Adolph Sutro was one of those forward-thinking pioneers. His stunning creations at San Francisco’s Ocean Beach include Sutro Baths, the massive Victorian version of the Cliff House - and a hilltop mansion lined with Greek Statues. Though all those edifices are now gone - curiosity over Sutro’s buildings remains.
And so on a recent day, a group of students from San Francisco’s Ida B. Wells High School dug into the ground at the base of Sutro Heights Park, probing the churned-up soil for any artifacts of Sutro’s reign.
“We know Adolph Sutro was here,” student Mika Henderson said. “But we don’t know none of his employees who worked here.”
The work site was just down the hill from where Sutro’s mansion stood, at a lower site once occupied by his workers’ homes. The budding student archaeologists were guided by National Park Service rangers who are piecing together a collection of artifacts and stories from the land.
“This is us trying to grow a new collection for the park of the people who built this place, rather than the people who owned this place.” said Leo Barker, chief archaeologist of the Golden Gate National Recreation Area.
Students worked in small square plots, shoveling dirt into buckets which they dumped onto wooden sifters. The students shook the dirt - probing through the clumpy remains.
“They’re hoping we can find some of the stuff that the people had who lived here,” Henderson said.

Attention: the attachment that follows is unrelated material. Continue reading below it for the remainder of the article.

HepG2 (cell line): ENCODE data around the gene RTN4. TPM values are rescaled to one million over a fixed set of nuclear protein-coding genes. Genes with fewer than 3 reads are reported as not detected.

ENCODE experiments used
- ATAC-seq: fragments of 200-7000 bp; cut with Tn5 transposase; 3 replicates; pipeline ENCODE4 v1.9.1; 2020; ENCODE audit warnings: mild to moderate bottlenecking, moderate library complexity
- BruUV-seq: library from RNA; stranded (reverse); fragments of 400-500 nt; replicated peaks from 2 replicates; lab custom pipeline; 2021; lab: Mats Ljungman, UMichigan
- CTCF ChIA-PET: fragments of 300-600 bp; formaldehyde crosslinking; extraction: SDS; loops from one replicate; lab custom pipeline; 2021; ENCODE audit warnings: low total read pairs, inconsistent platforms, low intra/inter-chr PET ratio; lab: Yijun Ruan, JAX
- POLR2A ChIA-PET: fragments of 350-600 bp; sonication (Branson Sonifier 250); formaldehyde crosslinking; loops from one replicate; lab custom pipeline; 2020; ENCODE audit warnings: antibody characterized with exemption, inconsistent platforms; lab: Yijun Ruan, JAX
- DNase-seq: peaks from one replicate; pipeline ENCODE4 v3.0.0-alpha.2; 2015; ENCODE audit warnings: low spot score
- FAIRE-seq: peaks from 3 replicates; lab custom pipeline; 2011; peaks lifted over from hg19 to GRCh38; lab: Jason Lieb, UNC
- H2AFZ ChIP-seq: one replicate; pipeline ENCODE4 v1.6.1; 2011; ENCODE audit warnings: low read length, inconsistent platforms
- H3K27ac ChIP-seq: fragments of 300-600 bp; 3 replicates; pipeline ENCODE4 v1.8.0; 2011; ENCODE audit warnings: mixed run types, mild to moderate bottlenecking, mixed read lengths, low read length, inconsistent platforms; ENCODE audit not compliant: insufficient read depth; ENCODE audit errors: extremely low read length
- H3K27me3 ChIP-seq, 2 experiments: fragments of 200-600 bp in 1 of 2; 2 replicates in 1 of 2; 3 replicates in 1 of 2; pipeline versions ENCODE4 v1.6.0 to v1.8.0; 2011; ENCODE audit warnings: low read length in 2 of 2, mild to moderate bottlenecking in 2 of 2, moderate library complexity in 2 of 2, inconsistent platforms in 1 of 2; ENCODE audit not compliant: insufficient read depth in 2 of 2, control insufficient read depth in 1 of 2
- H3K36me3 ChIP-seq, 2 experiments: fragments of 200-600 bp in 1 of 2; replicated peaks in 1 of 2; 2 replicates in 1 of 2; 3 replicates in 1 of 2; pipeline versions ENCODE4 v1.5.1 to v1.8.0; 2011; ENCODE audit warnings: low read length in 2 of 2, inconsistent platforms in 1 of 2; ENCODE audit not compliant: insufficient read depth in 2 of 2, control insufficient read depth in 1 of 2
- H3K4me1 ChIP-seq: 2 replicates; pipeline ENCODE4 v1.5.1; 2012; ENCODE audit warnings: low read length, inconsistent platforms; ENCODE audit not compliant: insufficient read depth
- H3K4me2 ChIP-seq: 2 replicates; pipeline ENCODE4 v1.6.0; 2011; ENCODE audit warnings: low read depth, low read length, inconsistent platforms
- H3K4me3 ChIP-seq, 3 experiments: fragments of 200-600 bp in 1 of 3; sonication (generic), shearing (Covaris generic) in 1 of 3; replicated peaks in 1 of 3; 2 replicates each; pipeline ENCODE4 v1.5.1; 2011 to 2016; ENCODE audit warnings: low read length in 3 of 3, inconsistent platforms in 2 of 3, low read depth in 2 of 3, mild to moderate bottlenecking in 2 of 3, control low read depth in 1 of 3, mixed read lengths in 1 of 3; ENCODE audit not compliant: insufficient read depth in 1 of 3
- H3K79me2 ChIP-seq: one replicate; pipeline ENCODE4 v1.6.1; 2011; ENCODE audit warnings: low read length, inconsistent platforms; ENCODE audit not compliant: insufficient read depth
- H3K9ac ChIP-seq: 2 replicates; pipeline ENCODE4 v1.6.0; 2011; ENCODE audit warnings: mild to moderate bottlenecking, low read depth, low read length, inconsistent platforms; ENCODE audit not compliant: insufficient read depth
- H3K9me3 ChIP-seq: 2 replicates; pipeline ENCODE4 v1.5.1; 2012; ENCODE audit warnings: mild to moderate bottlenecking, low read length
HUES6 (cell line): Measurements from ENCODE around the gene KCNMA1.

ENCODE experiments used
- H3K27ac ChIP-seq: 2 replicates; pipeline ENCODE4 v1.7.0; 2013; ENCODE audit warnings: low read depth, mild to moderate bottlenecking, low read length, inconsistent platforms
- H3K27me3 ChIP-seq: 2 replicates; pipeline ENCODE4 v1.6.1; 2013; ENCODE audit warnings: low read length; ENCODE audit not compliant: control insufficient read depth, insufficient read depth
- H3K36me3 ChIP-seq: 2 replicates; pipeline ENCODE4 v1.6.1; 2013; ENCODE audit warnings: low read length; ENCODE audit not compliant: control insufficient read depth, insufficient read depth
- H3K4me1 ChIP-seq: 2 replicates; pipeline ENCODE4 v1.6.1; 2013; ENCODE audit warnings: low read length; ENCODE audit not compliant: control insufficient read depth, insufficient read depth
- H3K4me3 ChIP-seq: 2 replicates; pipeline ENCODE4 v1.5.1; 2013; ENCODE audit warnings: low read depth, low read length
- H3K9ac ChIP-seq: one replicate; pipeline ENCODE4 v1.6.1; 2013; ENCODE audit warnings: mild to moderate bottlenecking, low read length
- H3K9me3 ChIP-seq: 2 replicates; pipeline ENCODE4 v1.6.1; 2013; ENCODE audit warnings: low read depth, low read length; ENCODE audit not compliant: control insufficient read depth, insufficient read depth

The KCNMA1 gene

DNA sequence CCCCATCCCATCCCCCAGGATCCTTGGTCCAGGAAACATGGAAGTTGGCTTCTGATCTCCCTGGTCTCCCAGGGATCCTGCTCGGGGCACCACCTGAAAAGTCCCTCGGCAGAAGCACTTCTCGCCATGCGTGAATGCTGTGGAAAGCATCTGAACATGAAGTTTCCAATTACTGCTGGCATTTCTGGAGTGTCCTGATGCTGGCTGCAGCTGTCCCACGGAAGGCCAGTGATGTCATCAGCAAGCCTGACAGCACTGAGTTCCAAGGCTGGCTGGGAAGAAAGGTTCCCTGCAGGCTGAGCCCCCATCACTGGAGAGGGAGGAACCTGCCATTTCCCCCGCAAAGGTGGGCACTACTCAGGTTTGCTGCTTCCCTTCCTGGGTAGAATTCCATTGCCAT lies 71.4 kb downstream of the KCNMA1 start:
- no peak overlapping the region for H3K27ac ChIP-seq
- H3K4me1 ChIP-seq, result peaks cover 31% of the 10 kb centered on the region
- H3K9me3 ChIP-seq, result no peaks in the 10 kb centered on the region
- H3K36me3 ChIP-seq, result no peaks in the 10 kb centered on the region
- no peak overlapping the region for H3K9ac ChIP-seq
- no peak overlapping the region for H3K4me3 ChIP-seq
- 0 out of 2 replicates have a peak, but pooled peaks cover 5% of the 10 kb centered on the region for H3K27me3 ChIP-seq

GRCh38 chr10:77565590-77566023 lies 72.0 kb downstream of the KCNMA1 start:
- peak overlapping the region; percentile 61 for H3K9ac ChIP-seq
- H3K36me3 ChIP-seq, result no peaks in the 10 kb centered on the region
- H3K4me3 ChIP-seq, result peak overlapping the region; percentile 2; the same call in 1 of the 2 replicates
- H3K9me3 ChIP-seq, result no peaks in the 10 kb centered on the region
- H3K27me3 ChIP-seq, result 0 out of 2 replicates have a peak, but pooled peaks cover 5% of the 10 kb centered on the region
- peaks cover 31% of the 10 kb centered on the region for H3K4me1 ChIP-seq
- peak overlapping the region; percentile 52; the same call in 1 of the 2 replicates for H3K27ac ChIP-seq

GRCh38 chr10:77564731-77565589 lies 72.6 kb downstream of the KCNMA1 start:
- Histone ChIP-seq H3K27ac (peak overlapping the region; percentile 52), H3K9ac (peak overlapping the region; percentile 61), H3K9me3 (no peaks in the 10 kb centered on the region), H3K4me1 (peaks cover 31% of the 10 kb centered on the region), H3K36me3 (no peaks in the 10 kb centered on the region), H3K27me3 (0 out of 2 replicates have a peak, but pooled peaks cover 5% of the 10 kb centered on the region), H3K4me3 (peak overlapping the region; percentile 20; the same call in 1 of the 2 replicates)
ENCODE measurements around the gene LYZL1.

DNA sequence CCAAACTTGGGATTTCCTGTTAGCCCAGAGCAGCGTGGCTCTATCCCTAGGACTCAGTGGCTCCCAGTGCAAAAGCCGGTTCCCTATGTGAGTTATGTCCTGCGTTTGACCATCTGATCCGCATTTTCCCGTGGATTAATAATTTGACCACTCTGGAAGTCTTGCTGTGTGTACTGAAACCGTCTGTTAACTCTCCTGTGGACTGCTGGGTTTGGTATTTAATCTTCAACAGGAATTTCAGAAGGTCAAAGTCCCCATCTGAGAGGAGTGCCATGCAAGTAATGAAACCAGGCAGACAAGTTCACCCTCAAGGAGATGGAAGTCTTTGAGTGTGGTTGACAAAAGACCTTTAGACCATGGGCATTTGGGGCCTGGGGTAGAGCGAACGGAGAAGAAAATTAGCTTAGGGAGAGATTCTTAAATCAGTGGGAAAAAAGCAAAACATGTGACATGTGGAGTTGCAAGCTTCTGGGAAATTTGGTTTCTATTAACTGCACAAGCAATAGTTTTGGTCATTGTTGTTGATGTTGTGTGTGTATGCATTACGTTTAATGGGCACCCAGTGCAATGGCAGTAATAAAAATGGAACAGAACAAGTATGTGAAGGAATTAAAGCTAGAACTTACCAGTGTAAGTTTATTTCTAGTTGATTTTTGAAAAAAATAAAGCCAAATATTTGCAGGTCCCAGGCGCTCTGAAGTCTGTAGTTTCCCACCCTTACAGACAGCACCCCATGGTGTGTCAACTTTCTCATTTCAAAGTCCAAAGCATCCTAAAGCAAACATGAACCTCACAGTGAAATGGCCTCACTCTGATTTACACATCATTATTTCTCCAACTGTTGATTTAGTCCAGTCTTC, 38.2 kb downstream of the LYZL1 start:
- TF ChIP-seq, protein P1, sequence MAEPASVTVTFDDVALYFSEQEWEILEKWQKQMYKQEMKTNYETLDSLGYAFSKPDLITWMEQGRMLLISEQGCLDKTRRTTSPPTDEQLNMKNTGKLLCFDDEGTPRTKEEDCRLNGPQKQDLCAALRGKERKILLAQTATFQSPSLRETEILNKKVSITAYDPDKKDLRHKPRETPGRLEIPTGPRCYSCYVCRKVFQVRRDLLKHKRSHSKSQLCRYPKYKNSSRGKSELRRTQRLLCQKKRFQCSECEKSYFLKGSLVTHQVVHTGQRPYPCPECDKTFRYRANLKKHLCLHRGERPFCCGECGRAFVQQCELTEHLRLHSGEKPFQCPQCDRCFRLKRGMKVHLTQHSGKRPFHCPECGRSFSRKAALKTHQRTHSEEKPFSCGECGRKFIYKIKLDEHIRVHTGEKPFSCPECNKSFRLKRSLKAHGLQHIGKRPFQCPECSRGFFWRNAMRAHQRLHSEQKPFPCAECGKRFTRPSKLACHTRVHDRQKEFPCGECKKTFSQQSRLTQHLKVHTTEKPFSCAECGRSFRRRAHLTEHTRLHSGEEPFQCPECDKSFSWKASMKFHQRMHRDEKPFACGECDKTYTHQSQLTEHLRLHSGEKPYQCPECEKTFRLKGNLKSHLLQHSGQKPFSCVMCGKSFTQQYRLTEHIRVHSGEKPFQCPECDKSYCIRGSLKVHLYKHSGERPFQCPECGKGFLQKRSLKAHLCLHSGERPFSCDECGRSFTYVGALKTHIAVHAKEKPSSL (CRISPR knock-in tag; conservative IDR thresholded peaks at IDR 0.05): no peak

The two-day dig turned-up plenty of artifacts reflecting the many decades since people first turned up at Ocean Beach. Pieces of ceramic dishes and broken glass were among the common take. Barker said the area had once been picnic grounds. There were chunks of concrete, most likely part of the foundation of the homes that stood there. Henderson and another student also hit upon what became the expedition’s most celebrated find.
“I picked it up and gave it to the lady,” said Henderson, “and she said this might be a coin. And it was a coin.”
The tiny coin, no bigger than a dime, turned out to be a Japanese coin from 1877, sparking multiple theories of its travels.
“It immediately raises the question of who was out here in 1877,” Barker said. “There’s also the possibility the people who worked these area - they were Japanese or Chinese.”
There was also plenty of evidence of who came to the site after 1877 - or at least what they were up to. The dig revealed plenty of beer bottles, buttons and a tubes lipstick - which were also recorded as artifacts.
“One student who found the lipstick, her name is on that archaeological record now,” said teacher Holly Friel. “I just think that’s so cool, our students found that.”
While the outing was intended as a field trip - the results go down as legitimate archaeology which will become part of the permanent story of Sutro Heights.
“For the students it’s exciting,” said ranger Benny Batom.” “Because it uncovers a story that happened here, and it’s really hands-on history.”